Blog Prompt 1: Describe an example from your life of when you were taught using each method described in this article: behaviorism, cognitivism, and constructivism.
When I played basketball in high school, my coach implemented a behaviourism learning design method within the early stages of training camp. More specifically, he would use environmental stimuli such as drills and rotational walk-throughs to elicit basic skills. In addition, he would condition and strengthen the connection between the stimuli and skills through reinforcement/consequences. For example, if at any point during a drill you didn’t have your hands up and active, the whole team would have to run suicides.
Utilizing behaviourism during the initial stages of our team development facilitated the automatic performance of essential skills, which allowed the team to focus on high-level skills such as problem-solving when faced with new defensive schemes, and inference generating when anticipating player movement.
Last semester in my economics of firm strategy class, we were challenged throughout the semester to link our class learnings with a company of our choosing. At the end of the week, our class would meet and demonstrate our ability to transfer/apply our knowledge within the different settings of our individually selected firms. Through the process of sharing, we were able to view how other students conceptualized the material as well as how they organized and received it (Ertmer & Newby, 1970). As a result, we could better reflect on our learning process and develop new strategies to engage with the material efficiently. Moreover, the process of weekly sharing also helped the professor make adjustments to instructional explanations, demonstrations and illustrations based on the success with which students were able to form connections (Ertmer & Newby, 1970).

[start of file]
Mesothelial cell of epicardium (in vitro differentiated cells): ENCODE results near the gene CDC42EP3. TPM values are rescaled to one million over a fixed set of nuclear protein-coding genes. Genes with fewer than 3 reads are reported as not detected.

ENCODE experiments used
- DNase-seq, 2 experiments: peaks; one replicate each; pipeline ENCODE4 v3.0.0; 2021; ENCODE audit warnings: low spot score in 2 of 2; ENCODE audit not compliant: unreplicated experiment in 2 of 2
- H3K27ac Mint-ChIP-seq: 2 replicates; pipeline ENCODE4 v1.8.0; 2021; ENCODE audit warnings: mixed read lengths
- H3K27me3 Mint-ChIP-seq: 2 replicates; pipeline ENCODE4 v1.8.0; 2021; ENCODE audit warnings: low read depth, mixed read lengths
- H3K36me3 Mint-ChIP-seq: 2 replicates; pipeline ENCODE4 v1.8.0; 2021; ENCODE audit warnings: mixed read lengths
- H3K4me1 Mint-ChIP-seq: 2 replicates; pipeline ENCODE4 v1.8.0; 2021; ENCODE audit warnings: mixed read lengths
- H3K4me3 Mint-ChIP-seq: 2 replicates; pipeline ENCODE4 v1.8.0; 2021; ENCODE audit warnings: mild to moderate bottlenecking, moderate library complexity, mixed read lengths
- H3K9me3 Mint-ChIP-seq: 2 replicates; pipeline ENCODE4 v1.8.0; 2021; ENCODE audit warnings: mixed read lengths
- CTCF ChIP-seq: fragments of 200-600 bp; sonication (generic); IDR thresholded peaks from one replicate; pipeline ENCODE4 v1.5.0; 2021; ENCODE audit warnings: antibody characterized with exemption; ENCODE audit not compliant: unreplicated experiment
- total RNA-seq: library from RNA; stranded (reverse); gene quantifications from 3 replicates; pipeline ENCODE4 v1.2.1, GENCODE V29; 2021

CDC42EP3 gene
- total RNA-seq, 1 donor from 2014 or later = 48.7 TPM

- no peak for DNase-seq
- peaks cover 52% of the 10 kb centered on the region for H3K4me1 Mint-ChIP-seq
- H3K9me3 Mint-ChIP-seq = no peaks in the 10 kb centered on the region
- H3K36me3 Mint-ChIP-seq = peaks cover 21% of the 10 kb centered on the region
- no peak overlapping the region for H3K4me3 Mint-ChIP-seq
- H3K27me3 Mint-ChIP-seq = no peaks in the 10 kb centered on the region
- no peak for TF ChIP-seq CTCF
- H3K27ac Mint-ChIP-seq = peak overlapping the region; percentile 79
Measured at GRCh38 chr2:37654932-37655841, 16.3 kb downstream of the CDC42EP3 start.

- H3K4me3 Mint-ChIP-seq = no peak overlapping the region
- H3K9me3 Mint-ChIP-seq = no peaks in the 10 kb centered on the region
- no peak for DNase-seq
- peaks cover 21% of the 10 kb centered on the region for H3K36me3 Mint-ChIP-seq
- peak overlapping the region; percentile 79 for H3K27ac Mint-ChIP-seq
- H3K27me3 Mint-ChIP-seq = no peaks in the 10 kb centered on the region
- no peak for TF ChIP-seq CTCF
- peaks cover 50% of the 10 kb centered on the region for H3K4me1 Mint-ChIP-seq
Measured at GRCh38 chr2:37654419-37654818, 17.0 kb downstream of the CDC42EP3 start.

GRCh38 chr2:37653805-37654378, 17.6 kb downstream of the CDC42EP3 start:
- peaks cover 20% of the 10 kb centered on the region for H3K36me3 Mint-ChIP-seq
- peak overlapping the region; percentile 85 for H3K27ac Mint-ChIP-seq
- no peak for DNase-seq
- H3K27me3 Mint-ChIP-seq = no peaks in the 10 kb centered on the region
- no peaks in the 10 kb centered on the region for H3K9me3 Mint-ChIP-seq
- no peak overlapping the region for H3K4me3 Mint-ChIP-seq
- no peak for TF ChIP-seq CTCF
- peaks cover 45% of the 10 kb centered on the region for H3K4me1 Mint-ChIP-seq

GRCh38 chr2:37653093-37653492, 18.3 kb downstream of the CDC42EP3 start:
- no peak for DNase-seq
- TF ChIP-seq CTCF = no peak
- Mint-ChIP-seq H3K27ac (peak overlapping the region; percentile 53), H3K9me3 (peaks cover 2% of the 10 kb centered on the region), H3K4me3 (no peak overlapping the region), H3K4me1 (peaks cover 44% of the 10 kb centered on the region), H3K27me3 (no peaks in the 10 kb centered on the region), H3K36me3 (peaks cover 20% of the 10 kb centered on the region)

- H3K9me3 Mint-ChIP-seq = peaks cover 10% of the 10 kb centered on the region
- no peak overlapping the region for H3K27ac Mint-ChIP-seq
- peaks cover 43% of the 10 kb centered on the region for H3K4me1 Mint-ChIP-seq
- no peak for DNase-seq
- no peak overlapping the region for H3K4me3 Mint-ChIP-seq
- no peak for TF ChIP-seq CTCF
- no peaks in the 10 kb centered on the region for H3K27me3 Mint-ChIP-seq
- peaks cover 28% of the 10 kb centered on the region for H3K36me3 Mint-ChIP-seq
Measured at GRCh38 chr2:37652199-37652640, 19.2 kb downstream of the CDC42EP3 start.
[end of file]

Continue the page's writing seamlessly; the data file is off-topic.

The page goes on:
In the first year of my undergraduate degree, I took a sociology class in which my professor taught using a constructivist learning approach. He did so by never mapping out a blueprint for which skills needed to be learned or interpreted. Instead, my professor encouraged us to think with the “sociological state of mind,” which meant not viewing course material as black or white but rather through the shades of grey. By utilizing this style of thinking, we as learners could develop our own interpretations and build on our individual experiences and interactions when working with the class material and real-world concepts. This allowed us to take more control of our learning and discover the strategies that better increase our engagement and motivation levels (Ertmer & Newby, 1970).
Ertmer, P., & Newby, T. (1970, January 1). Behaviorism, cognitivism, constructivism. Foundations of Learning and Instructional Design Technology. Retrieved May 16, 2022, from https://edtechbooks.org/lidtfoundations/behaviorism_cognitivism_constructivism